What Should I Expect During an Air Energy Audit?

Compressed air systems are a necessity in most industrial facilities as they power many machines, tools and processes; however, they are notorious for consuming significant amounts of energy. As a matter of fact, the U.S. Department of Energy says that as much as 10% of all electricity generated in the United States is used by air compressors and HALF of that energy is wasted! In the current climate of reducing operational costs and going green, facility managers may be asking themselves how they can rectify the inefficiencies within their air compression system. The answer: An air energy audit

The Benefits of an Air Energy Audit 

An air energy audit is used to determine whether the existing compressed air system is performing efficiently or not. Auditors will uncover areas of loss and make recommendations for correcting inefficiencies. In almost all cases, the audit will help reduce energy usage and costs and may also improve compressed air quality, uncover minor system issues before they interfere with operation and increase the availability of the system and its operating lifetime. 

  • Reduced energy usage: The majority of the total cost associated with a compressed air system comes from operating it, with about one-third of the expense being electricity. Since the main goal of the air energy audit is to find inefficiencies, making the auditor’s recommended adjustments to the system should help increase the efficiency and reduce the facility’s electric bill, which can provide a significant savings. 
  • Improved air quality: Malfunctions with the filtration and drying systems and other components can introduce corrosion, contaminants and moisture into the system, which will reduce the quality of the generated air. Making recommended adjustments to these components will result in better functionality of the system and improve the quality of the produced air, which will likely have a positive impact on your operations and finished products.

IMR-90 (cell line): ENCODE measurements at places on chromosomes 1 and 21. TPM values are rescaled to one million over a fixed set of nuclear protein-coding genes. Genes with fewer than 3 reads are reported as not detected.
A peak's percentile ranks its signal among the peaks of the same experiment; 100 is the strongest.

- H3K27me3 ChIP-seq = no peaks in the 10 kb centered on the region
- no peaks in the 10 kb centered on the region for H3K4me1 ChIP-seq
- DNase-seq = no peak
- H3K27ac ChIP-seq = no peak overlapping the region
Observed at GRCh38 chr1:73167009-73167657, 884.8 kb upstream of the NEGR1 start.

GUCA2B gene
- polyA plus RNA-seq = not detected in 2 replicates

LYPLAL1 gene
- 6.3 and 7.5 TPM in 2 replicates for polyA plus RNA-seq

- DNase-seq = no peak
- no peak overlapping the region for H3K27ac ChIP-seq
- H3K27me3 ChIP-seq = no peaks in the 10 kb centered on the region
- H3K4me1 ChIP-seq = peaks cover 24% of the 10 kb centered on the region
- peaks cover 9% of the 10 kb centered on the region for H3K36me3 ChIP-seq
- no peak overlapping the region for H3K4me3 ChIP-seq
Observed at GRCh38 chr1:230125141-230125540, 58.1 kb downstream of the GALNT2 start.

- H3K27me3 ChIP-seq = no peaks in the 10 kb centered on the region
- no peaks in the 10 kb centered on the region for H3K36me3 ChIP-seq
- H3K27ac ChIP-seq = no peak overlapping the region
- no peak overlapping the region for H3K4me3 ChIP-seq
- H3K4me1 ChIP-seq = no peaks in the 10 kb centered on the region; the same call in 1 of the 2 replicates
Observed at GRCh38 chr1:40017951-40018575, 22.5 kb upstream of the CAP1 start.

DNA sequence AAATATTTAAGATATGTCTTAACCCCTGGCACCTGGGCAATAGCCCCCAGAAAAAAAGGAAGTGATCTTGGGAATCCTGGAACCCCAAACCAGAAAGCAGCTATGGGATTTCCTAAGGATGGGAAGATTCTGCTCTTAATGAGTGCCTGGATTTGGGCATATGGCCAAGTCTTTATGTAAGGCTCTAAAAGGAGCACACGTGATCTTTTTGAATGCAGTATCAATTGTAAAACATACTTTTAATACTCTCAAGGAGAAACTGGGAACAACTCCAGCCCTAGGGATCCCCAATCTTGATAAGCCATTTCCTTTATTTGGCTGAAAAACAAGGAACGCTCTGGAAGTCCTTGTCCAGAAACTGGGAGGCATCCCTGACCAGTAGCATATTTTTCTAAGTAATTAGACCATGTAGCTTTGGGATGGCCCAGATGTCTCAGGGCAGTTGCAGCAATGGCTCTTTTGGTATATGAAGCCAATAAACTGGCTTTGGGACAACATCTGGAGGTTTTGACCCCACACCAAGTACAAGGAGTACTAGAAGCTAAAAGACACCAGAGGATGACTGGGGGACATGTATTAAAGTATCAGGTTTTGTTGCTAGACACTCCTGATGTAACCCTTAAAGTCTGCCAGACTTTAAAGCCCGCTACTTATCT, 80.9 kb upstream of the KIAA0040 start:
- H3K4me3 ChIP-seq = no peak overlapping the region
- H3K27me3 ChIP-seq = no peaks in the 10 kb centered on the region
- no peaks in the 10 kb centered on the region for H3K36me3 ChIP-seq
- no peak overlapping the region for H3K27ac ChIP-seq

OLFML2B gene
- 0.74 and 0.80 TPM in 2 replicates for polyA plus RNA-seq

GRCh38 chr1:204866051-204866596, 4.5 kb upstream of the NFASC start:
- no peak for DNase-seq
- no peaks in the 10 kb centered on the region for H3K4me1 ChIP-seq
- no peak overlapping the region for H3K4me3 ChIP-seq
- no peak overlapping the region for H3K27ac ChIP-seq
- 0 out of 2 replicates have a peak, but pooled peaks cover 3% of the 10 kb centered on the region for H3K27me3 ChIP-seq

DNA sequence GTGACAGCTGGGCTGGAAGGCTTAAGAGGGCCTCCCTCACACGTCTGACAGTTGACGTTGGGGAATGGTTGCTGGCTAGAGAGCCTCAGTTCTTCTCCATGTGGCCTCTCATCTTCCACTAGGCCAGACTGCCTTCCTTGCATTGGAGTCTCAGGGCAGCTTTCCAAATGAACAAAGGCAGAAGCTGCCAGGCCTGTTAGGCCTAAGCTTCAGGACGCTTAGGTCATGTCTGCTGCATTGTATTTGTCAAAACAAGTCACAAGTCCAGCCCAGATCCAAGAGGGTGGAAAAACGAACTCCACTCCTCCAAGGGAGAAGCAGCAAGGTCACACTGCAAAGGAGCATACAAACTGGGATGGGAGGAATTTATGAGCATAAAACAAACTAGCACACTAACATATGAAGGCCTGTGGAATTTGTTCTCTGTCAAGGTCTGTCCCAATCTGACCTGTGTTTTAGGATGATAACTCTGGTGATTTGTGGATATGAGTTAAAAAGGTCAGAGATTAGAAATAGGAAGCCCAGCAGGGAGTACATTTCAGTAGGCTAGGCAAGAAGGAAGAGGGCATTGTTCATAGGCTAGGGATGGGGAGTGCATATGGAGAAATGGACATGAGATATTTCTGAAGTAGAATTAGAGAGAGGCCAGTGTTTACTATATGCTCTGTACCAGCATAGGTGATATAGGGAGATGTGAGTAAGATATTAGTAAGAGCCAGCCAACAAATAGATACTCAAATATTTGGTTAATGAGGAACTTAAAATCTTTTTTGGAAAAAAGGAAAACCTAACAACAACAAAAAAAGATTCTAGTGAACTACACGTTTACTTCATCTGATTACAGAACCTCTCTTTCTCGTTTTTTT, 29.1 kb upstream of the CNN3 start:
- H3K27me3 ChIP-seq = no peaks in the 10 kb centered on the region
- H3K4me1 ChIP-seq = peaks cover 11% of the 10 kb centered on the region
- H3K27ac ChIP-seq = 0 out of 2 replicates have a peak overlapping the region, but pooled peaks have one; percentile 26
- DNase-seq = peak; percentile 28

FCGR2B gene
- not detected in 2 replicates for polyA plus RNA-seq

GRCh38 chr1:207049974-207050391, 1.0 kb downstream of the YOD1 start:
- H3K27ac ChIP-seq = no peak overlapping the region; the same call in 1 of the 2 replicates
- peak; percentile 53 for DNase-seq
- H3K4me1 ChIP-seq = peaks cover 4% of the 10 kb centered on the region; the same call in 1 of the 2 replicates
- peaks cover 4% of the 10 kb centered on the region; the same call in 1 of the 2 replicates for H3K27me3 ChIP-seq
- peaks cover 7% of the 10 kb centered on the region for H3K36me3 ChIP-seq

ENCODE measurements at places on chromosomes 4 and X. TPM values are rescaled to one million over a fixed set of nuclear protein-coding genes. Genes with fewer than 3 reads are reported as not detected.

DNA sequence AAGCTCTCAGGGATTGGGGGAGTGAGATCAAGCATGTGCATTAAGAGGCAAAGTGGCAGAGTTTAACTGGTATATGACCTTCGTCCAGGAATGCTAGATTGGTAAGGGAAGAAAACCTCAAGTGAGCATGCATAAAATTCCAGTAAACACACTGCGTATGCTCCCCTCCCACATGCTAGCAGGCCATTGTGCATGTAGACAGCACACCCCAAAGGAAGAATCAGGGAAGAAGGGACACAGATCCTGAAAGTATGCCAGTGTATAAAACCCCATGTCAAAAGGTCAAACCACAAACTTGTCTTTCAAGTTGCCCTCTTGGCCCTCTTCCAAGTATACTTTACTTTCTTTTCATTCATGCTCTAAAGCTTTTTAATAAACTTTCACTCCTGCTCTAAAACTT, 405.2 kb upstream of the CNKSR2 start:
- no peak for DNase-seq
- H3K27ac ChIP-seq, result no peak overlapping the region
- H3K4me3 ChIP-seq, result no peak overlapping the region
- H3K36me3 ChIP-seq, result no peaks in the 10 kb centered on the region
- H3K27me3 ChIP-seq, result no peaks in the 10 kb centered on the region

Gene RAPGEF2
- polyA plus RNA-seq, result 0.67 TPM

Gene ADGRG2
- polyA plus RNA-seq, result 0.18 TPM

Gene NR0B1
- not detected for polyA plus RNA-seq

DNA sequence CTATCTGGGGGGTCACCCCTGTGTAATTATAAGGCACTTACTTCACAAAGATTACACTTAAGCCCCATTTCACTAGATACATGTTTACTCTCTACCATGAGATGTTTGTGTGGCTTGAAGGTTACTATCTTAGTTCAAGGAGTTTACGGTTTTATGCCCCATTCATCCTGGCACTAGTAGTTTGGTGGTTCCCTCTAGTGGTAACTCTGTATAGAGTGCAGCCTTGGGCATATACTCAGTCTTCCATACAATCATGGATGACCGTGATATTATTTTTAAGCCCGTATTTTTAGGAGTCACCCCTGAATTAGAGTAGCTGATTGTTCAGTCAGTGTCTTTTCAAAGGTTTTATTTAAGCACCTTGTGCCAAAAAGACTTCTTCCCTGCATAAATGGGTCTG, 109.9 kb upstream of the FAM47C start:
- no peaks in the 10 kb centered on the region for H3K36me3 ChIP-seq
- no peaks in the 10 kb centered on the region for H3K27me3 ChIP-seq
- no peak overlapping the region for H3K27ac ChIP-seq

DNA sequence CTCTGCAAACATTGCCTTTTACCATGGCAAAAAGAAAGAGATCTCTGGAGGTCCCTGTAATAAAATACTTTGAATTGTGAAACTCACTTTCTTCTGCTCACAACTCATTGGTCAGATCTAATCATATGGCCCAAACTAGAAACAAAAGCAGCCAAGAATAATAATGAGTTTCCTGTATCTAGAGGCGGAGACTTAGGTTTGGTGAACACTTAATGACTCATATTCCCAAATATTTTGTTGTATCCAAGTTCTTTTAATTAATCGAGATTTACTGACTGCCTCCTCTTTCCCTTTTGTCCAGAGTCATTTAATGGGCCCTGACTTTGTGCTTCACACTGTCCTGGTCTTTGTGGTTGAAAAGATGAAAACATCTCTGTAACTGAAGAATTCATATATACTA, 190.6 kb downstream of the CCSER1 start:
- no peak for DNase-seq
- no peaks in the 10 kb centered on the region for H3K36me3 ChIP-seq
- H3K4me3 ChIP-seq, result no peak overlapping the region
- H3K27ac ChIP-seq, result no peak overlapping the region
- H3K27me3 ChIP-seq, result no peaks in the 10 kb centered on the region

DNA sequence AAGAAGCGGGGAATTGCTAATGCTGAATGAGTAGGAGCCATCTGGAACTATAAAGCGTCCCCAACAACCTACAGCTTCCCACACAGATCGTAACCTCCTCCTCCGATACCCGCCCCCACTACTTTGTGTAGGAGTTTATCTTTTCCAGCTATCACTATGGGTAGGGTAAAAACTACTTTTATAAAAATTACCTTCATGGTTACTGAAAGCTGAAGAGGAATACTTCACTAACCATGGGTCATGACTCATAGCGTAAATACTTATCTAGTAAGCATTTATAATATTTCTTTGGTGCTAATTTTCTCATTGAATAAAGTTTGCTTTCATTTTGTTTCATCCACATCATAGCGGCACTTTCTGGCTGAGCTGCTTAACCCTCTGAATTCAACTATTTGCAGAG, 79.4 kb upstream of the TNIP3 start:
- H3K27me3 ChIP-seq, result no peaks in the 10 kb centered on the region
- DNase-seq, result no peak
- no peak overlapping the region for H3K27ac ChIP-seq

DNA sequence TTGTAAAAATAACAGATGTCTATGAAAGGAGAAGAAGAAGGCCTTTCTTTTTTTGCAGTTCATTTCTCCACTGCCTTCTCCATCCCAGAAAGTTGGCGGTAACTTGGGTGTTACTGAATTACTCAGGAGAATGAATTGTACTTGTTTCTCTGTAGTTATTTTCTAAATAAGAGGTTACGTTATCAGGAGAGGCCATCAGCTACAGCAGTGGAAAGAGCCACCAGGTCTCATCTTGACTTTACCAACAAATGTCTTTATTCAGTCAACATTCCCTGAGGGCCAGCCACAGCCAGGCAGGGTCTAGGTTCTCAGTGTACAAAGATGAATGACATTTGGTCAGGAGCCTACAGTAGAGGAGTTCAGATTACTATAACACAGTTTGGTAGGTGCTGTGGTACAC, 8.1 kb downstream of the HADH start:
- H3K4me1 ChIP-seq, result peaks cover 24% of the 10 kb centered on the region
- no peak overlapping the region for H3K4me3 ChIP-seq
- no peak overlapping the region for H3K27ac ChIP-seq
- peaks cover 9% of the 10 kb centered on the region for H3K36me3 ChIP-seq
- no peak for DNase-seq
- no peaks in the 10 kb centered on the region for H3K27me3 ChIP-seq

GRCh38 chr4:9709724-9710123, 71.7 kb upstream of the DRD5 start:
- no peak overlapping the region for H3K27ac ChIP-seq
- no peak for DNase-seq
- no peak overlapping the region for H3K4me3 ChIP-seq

• Increased uptime and system lifecycle: Since corrosion, broken and improperly sized parts can reduce the operating life of the air compression system, discovering and rectifying these issues before they cause an outage will increase system availability and may also lengthen the lifecycle of the air compressor and its components. 

What to Expect During an Air Energy Audit 

Compressed air energy audits can usually be conducted on almost any budget and without disrupting production. There are various levels from a basic, walk-through audit performed by in-house staff to a full-system audit led by professionals that include leak detection, data logging, power and flow rate measurements, and recommendations for improving efficiency and preventive maintenance activities. A full-system audit conducted by a professional take about one to two weeks and can cost thousands of dollars but is likely to drive efficiency and functionality improvements that can reduce the facility’s current electric bill by 10% to 50%. Utility providers may offer rebates and incentive programs to help offset the cost of professionally performed audits. 

There are several steps involved in an in-depth, professional air energy audit, as follows: 

  1. Site Survey: The first step in an air energy audit is the site survey in which the auditor conducts a walk through of the facility to create a list of the compressed air system components and layout, including the make and model of the compressor, storage system and piping or delivery system. The auditor will determine how the components currently interact with each other and may identify obvious system flaws. 
  2. Air Study: During the site survey, data logging equipment will be placed throughout the system to measure energy usage and air pressure. The measurement period should be at least one week and should include periods of normal operation, downtime and peak and non-peak usage. 
  3. Data Analysis: After collecting the air study data, the information is analyzed using a software that builds a profile which tells the air auditor the flow range and power range of the system. Reports are created that detail system efficiency, compressed air system costs, air flow demand and inappropriate usage. This report should also uncover areas of inefficiency and loss, incorrectly sized or damaged equipment and other maintenance issues and include recommendations for improving system issues, such as fixing leaks, curbing over-pressurization, installing flow control valves and/or upgrading components. 
  4. System Verification: While it is up to the system owner to take action to correct identified inefficiencies and system malfunctions, in order to reap the benefits of the audit, it is important to prioritize and accomplish suggested tasks. After the recommended improvements have been made, the owner can schedule a follow-up visit from the auditor who will measure system performance and identify the achieved reductions in energy usage and improvements in efficiency and functionality. 

Although there are costs associated with auditing a compressed air system, the increased efficiency and improved reliability often make the investment worthwhile, as statistics show that significant reductions in compressor maintenance and energy costs are likely to be achieved in a year or less. 

Please reach out to an expert at John Henry Foster for more information or to schedule an air energy audit for your facility.